Jospice concert

Jospice had a very successful concert in the Metropolitan Cathedral last Friday raising around £27,000.
We had a coach party from my own parish of Holy Rosary Aintree.

Thanks to all those who supported the concert.

Lay led funerals

Liverpool is the first diocese in England and Wales to formally commission lay people to conduct funeral services. Archbishop Patrick Kelly explains why he has found it necessary to introduce such a change.

In some parishes in the diocese priests are being asked to celebrate over 120 funerals each year. This does not neatly work out to two or three a week, some weeks there can be as many as six or seven.

It soon became apparent from our consultation exercise, entitled Leaving Safe Harbours that the number of funerals priests were being asked to conduct and the subsequent delays for families was an area of real concern.

This has rightly led us as a diocese to question the kind of ministry that we are giving to people at the time of bereavement as well as to look at the stresses that so many funerals cause to priests and parishes.

The Council of Priests has also felt strongly in some parts of the diocese that the need to establish wider lay responsibilities for the celebration of funerals has become so urgent that it is necessary to train and commission lay ministers. This is a further development of the baptismal calling of our lay people. It does not take away from the ministry of the ordained, but helps us to see and understand the priesthood of all those baptised.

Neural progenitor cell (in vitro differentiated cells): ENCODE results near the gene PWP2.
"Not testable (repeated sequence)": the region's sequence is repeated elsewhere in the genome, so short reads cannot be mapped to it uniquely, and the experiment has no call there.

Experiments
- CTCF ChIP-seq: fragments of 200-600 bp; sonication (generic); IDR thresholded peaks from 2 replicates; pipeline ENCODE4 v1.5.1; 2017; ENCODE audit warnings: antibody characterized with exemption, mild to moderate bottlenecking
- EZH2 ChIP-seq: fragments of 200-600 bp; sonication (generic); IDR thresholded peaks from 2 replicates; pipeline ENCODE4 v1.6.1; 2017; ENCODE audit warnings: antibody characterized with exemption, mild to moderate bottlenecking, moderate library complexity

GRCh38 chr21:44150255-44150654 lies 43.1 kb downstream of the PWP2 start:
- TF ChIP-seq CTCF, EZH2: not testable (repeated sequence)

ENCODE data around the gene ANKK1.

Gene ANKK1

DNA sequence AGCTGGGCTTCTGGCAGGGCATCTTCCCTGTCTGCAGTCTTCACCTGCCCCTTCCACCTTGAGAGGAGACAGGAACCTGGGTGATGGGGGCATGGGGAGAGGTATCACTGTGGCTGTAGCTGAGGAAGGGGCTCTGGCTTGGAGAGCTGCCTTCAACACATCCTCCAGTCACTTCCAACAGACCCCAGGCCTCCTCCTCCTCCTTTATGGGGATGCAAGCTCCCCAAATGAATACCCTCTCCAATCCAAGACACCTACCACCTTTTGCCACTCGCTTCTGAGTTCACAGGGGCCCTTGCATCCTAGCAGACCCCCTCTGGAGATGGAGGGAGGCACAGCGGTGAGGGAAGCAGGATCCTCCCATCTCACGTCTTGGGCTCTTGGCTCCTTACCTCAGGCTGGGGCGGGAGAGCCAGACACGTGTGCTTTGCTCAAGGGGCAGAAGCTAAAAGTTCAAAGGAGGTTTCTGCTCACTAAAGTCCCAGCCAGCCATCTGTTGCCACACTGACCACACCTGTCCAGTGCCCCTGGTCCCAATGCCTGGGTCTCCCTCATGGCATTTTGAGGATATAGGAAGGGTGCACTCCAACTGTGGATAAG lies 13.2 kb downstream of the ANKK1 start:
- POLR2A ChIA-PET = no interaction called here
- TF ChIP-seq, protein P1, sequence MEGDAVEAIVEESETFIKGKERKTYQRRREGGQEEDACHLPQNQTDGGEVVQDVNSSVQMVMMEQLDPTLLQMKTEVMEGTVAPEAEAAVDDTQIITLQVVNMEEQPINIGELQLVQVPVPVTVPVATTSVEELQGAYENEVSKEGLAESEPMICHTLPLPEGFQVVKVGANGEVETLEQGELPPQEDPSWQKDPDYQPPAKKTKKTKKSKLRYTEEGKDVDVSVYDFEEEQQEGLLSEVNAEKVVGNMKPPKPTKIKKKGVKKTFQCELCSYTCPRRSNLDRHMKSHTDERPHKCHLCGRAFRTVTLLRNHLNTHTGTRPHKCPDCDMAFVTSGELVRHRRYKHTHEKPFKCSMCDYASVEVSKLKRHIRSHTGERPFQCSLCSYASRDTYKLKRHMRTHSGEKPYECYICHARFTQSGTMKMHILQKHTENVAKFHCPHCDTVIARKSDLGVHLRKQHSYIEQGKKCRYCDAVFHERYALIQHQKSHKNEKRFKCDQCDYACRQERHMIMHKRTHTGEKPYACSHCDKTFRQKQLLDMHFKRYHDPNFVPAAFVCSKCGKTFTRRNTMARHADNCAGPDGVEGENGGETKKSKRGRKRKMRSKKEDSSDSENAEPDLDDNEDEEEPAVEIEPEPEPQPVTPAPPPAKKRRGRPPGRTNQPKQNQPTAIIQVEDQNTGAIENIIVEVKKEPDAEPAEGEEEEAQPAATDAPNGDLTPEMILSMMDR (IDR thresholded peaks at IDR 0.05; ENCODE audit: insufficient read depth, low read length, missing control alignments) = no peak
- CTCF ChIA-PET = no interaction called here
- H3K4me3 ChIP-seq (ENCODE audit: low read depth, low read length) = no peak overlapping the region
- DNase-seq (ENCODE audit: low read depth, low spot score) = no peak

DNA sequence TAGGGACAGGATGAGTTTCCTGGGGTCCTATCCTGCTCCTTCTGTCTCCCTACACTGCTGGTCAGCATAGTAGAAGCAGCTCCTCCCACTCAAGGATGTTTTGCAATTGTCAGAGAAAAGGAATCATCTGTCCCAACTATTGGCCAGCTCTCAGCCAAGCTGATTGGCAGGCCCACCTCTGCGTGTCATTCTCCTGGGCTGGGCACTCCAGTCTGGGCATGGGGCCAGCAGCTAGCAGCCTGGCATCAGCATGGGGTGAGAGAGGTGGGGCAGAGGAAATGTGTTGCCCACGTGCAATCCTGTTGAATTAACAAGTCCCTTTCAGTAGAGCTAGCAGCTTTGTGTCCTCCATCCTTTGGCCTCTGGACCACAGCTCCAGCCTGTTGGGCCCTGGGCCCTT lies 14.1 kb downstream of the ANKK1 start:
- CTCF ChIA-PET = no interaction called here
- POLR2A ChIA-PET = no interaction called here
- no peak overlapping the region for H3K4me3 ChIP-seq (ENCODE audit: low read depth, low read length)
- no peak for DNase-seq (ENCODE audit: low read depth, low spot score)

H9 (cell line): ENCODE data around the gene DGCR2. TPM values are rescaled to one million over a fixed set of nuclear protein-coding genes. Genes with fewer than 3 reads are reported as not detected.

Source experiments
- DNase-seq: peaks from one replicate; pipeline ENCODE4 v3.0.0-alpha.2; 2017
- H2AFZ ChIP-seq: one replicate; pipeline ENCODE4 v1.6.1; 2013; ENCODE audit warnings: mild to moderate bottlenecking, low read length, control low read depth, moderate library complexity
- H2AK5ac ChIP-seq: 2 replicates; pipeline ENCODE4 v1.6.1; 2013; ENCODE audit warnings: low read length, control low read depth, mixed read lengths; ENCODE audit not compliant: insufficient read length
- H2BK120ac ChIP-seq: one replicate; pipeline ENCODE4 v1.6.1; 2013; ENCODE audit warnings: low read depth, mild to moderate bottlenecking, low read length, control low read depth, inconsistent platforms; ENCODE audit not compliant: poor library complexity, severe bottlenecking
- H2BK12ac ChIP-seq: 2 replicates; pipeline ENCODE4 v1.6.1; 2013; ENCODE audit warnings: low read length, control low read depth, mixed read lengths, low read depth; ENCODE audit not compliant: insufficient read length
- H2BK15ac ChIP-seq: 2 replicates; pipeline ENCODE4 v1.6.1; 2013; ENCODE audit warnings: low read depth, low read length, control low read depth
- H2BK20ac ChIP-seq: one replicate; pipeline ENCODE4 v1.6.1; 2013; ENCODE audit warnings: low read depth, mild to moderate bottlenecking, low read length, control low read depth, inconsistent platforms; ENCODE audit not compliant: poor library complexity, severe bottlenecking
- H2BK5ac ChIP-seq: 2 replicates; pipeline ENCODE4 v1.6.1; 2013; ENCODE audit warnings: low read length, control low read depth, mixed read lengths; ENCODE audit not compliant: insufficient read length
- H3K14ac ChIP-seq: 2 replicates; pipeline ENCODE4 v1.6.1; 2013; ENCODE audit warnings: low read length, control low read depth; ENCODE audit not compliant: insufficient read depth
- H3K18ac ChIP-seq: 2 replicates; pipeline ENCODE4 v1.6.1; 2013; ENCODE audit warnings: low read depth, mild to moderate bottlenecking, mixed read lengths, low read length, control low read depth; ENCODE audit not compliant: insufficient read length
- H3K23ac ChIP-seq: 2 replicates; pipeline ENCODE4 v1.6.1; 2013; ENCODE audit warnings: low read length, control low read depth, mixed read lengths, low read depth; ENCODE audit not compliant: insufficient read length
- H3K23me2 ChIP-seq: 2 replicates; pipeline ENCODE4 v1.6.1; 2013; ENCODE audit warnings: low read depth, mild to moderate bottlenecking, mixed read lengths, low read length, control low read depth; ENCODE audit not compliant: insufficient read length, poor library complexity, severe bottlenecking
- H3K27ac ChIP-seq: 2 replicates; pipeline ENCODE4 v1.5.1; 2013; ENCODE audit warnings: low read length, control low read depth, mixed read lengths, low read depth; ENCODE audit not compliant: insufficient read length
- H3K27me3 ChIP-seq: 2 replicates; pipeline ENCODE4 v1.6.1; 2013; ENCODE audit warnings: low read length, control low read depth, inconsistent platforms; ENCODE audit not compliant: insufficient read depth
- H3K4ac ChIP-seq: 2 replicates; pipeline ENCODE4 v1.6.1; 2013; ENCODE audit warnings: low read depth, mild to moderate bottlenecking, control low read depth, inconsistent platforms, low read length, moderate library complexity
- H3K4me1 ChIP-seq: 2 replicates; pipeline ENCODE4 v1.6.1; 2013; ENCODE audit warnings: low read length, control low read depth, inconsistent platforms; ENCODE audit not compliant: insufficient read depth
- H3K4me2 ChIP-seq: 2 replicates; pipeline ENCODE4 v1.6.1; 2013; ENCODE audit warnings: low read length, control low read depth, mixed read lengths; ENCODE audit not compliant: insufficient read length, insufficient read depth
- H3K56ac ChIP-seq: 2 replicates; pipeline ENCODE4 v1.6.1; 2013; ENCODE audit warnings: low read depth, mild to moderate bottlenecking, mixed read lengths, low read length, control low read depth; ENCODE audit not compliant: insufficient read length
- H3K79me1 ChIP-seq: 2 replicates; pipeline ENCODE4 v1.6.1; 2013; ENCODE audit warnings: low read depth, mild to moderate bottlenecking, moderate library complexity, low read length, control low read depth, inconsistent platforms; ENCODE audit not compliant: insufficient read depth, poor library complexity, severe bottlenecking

In all of this the watchword appears to be ‘appropriate’; which option for a Christian funeral is most appropriate for this occasion, who can most appropriately lead the rites on this occasion, how can it be appropriately shown that the celebration of a Christian funeral outside Mass is a perfectly legitimate and valid means of giving glory to God and commending the individual to God’s goodness and mercy?

In all of this, the preparation of the lay funeral minister is crucial. He or she must be so well versed in the theology and spirituality of the funeral rites of the Church, in the human experience and understanding of the stages of bereavement, and in the collaborative approach to ministering to the bereaved, that their presence will be a positive assistance to the mourners at such a delicate time of their lives.

There has been a ‘pilot’ training course and commissioning of the first 22 lay ministers. The youngest are in their forties, the oldest in their seventies. This commissioning took place at a Mass celebrated with the Carmelite sisters in St Helens in July.

The full article was first published in The Tablet on 1 September 2012. This edited summary is reproduced with the permission of the publisher